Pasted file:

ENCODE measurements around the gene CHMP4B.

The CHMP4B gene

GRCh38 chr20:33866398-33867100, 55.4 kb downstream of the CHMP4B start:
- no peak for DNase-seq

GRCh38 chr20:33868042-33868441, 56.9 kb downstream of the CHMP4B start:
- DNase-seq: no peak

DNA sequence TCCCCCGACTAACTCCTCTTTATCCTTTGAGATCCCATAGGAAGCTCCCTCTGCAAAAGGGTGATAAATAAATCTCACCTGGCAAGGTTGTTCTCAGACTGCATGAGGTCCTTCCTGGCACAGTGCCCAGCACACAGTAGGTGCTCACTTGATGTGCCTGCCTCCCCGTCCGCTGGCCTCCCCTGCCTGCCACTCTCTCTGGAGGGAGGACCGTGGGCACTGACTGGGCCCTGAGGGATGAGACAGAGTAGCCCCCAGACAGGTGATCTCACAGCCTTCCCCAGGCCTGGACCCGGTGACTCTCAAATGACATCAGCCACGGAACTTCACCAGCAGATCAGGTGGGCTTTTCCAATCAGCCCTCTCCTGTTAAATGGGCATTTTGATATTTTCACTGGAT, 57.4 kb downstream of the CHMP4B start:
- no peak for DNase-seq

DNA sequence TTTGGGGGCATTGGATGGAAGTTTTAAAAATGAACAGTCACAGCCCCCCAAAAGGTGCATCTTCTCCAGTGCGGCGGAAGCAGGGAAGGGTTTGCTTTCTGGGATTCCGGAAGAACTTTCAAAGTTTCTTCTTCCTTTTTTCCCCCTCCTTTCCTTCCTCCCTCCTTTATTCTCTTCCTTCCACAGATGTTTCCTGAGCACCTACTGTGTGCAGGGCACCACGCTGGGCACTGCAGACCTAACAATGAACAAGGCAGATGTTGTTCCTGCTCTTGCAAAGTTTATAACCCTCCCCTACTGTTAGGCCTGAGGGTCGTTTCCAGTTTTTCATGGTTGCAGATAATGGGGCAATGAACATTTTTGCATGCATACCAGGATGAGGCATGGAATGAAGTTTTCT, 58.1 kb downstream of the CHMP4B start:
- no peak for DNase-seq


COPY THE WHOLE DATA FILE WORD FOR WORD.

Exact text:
ENCODE measurements around the gene CHMP4B.

The CHMP4B gene

GRCh38 chr20:33866398-33867100, 55.4 kb downstream of the CHMP4B start:
- no peak for DNase-seq

GRCh38 chr20:33868042-33868441, 56.9 kb downstream of the CHMP4B start:
- DNase-seq: no peak

DNA sequence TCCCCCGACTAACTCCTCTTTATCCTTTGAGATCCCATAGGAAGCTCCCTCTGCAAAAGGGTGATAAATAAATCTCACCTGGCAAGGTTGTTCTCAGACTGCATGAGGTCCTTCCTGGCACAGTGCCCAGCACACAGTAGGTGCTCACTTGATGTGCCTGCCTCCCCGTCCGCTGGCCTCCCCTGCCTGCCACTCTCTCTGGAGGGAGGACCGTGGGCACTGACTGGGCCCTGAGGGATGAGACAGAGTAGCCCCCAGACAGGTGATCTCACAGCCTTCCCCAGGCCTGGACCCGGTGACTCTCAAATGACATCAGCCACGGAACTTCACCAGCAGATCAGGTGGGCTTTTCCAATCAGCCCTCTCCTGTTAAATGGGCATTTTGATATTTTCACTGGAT, 57.4 kb downstream of the CHMP4B start:
- no peak for DNase-seq

DNA sequence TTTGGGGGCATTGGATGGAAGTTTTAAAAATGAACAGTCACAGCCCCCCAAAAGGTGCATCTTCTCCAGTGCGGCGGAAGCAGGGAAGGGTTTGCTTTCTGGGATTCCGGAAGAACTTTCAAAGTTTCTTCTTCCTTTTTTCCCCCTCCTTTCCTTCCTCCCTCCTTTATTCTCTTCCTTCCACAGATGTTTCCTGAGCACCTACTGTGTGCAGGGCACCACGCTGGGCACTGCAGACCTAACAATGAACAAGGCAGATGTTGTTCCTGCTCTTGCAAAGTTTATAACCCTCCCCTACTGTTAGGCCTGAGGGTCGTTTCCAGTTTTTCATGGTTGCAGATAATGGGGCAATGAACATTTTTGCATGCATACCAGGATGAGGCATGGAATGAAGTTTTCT, 58.1 kb downstream of the CHMP4B start:
- no peak for DNase-seq